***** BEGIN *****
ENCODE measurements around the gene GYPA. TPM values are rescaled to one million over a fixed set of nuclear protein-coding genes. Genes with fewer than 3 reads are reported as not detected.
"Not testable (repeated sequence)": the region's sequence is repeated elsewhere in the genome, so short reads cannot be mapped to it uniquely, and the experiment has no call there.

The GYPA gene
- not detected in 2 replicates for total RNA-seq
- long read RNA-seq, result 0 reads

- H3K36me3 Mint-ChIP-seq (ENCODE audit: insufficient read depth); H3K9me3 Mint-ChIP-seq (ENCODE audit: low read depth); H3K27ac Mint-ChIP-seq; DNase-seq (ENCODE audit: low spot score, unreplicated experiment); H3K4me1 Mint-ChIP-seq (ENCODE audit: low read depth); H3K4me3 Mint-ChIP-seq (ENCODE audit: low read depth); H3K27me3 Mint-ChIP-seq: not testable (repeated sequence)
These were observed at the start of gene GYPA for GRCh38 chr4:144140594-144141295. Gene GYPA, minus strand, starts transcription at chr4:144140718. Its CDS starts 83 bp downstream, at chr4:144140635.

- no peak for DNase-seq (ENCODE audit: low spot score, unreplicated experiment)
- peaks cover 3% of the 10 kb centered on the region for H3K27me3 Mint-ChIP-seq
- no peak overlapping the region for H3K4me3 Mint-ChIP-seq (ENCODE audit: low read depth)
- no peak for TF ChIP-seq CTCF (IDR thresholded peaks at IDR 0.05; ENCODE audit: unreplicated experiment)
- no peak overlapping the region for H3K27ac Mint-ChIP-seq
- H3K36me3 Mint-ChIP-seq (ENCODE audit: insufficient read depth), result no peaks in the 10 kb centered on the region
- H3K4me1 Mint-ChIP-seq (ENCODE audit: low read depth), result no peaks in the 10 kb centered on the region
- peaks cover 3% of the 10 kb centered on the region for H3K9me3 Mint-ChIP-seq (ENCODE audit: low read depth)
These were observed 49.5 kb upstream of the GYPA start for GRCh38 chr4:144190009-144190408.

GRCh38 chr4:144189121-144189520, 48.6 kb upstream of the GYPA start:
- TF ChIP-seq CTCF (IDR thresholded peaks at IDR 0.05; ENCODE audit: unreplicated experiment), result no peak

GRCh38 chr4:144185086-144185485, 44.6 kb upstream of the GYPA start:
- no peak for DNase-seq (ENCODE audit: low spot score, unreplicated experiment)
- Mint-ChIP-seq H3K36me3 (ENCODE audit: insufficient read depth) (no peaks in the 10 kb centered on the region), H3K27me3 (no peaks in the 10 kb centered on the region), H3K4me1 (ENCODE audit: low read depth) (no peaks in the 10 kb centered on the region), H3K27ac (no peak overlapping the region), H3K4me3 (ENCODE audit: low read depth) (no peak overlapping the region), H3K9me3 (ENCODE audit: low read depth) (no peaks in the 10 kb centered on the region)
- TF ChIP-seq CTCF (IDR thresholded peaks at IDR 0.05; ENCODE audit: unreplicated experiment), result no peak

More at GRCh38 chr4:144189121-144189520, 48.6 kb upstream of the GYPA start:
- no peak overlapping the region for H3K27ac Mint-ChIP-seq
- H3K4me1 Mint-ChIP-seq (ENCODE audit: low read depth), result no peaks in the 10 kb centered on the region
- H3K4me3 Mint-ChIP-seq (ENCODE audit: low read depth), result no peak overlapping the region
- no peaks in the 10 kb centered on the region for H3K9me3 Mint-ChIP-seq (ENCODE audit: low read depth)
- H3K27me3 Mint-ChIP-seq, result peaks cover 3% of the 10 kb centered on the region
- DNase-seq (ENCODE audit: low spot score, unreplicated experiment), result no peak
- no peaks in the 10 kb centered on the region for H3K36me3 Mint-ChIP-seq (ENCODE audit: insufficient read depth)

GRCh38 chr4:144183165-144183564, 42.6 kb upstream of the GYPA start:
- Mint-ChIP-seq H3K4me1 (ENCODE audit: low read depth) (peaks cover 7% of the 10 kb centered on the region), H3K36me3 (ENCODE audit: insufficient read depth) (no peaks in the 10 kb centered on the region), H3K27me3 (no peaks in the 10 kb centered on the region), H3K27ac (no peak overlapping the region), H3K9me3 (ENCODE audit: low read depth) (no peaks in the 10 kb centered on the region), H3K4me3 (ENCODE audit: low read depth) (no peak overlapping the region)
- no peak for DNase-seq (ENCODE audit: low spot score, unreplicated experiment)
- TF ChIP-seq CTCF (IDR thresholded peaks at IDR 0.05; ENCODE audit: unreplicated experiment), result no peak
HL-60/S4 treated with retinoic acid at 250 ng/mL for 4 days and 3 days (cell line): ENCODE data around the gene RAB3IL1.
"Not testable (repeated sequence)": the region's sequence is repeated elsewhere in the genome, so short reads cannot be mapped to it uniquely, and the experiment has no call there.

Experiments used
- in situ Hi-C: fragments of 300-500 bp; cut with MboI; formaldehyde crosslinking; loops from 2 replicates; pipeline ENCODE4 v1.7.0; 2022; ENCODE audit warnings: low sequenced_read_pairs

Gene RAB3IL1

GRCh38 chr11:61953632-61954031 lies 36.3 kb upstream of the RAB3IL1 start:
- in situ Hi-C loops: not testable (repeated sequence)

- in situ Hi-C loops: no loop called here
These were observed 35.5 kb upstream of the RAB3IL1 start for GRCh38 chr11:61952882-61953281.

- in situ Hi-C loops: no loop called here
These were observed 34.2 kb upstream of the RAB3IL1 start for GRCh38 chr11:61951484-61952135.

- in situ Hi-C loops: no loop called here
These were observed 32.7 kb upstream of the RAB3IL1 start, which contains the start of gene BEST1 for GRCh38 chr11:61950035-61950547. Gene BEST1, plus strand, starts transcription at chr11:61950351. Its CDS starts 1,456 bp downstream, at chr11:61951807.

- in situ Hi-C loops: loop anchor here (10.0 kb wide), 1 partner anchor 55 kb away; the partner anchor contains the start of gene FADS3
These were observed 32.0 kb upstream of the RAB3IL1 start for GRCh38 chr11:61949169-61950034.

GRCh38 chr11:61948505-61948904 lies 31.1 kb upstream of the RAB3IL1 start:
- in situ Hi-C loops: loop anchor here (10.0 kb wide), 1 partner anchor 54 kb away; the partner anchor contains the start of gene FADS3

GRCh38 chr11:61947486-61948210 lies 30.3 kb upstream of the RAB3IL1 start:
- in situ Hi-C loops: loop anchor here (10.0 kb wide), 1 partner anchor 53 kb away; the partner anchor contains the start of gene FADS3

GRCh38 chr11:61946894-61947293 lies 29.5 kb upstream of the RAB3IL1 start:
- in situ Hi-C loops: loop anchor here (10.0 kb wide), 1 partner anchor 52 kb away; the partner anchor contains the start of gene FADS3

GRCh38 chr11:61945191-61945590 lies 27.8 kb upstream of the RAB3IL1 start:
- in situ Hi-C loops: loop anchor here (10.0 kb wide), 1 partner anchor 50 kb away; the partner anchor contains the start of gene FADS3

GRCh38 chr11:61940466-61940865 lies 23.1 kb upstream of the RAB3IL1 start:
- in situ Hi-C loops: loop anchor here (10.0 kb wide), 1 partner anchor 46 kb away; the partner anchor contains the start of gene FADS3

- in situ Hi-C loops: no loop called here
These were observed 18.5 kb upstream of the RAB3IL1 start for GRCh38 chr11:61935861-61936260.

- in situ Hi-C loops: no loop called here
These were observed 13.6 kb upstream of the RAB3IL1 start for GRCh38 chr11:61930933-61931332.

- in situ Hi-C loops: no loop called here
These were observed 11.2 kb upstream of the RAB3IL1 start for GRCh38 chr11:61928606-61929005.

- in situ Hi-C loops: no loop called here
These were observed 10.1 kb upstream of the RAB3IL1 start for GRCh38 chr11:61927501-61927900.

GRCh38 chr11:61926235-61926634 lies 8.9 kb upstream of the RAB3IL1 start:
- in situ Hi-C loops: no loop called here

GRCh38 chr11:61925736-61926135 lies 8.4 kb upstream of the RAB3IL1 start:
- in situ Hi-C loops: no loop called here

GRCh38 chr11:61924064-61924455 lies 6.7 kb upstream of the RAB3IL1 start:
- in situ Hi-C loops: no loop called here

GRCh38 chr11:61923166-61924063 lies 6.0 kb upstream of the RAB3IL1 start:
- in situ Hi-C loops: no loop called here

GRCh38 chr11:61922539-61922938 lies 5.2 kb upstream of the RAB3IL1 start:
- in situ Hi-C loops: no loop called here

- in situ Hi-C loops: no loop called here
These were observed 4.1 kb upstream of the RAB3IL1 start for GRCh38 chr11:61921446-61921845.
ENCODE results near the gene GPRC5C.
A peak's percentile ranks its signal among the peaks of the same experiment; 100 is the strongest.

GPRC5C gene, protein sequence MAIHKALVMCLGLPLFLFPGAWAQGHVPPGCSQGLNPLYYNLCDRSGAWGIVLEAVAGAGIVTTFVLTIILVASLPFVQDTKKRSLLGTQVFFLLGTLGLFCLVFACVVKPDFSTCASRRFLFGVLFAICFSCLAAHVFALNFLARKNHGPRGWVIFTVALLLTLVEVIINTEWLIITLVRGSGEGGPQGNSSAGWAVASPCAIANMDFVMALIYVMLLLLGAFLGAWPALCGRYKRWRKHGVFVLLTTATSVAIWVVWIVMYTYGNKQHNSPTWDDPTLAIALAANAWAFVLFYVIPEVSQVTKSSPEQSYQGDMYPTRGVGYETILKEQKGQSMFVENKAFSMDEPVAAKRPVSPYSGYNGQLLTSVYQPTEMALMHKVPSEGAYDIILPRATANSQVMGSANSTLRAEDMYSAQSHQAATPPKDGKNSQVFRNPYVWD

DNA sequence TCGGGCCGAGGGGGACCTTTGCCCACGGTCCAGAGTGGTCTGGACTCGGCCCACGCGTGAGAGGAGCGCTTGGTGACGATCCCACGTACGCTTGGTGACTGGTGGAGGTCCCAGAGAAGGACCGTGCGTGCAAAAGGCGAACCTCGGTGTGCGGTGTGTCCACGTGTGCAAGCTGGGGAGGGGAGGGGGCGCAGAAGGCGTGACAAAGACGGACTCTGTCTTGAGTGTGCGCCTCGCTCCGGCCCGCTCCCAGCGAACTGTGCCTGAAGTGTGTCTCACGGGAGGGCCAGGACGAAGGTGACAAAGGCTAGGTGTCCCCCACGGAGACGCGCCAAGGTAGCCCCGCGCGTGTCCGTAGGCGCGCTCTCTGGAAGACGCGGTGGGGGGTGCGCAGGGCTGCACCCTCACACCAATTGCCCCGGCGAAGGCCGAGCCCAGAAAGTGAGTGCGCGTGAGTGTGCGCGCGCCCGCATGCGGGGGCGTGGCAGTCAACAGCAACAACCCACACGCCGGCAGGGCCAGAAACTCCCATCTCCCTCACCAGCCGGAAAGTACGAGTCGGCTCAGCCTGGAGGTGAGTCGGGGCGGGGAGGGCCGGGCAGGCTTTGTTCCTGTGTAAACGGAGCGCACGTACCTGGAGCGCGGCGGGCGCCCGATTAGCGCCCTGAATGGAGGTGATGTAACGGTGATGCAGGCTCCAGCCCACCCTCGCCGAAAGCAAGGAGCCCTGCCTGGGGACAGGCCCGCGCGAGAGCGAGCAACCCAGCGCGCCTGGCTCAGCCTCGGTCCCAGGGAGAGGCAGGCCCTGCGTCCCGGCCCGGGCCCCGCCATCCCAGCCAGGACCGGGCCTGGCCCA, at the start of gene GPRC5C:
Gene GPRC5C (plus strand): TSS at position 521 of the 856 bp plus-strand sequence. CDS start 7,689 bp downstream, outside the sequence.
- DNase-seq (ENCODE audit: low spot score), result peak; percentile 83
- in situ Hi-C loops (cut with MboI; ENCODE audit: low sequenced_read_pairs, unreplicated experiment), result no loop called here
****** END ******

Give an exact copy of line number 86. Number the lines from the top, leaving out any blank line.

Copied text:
- in situ Hi-C loops (cut with MboI; ENCODE audit: low sequenced_read_pairs, unreplicated experiment), result no loop called here